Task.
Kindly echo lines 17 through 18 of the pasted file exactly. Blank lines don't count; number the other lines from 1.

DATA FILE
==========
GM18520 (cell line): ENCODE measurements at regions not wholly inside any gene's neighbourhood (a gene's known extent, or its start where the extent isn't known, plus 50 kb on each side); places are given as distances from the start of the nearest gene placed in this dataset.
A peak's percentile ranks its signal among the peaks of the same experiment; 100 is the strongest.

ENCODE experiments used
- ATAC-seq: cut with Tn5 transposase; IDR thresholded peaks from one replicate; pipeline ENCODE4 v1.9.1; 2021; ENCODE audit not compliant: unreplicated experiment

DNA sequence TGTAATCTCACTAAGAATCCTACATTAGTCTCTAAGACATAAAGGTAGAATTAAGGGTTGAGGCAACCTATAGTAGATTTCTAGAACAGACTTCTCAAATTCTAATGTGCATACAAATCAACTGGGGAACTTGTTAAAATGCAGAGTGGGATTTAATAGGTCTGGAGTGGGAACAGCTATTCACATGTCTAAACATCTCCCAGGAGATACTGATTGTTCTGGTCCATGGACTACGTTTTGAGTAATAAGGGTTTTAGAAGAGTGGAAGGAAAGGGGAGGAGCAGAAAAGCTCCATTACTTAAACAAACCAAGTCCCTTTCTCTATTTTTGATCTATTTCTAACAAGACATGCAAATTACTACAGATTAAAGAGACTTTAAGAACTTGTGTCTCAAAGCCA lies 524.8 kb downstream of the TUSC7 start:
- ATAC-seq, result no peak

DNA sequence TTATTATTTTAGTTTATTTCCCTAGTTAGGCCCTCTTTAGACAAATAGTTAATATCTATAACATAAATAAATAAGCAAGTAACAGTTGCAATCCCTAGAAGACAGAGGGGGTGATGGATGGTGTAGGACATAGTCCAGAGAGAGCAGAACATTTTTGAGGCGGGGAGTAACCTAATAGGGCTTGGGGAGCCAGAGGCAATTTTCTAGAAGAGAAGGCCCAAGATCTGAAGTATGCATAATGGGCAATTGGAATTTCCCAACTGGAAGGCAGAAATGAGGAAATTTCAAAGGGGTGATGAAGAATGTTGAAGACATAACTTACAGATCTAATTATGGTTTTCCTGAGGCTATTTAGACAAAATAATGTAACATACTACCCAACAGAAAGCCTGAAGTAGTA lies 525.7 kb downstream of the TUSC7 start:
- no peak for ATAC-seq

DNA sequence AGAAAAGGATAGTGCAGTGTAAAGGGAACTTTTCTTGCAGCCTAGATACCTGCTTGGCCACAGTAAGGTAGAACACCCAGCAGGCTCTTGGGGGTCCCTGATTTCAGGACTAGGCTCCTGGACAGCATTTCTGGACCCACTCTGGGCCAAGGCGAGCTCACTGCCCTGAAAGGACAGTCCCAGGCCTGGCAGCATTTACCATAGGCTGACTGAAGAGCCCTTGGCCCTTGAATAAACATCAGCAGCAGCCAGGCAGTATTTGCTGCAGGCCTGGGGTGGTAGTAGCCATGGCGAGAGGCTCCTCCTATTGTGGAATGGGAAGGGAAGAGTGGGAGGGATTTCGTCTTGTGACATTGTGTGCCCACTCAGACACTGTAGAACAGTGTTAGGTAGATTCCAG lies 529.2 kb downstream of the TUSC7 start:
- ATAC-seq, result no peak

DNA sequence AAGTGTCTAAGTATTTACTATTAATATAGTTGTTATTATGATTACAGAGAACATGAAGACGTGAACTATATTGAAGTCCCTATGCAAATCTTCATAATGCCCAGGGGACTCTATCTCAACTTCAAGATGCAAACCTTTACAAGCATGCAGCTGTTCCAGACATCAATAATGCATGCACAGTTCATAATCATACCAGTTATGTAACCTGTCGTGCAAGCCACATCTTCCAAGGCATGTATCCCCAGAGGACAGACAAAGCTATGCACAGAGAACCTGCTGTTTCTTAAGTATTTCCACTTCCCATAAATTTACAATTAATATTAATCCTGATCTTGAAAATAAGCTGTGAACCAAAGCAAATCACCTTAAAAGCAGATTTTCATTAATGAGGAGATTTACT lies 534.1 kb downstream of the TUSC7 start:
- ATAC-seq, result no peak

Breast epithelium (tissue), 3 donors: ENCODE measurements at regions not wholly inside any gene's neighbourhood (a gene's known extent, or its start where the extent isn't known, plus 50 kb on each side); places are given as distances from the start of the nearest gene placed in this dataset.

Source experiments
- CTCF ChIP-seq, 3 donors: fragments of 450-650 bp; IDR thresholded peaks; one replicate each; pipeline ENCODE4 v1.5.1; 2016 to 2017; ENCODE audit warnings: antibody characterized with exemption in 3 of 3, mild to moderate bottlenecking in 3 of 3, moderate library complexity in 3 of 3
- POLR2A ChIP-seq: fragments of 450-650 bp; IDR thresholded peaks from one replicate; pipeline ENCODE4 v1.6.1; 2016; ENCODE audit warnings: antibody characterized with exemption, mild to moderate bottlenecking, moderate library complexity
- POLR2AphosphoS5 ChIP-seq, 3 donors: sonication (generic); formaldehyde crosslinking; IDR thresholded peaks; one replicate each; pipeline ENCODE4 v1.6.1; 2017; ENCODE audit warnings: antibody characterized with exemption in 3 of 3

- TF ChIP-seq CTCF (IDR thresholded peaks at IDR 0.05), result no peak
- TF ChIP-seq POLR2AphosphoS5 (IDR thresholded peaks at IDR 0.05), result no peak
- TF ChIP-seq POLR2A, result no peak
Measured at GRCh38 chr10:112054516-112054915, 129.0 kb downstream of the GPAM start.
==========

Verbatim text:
- POLR2AphosphoS5 ChIP-seq, 3 donors: sonication (generic); formaldehyde crosslinking; IDR thresholded peaks; one replicate each; pipeline ENCODE4 v1.6.1; 2017; ENCODE audit warnings: antibody characterized with exemption in 3 of 3

- TF ChIP-seq CTCF (IDR thresholded peaks at IDR 0.05), result no peak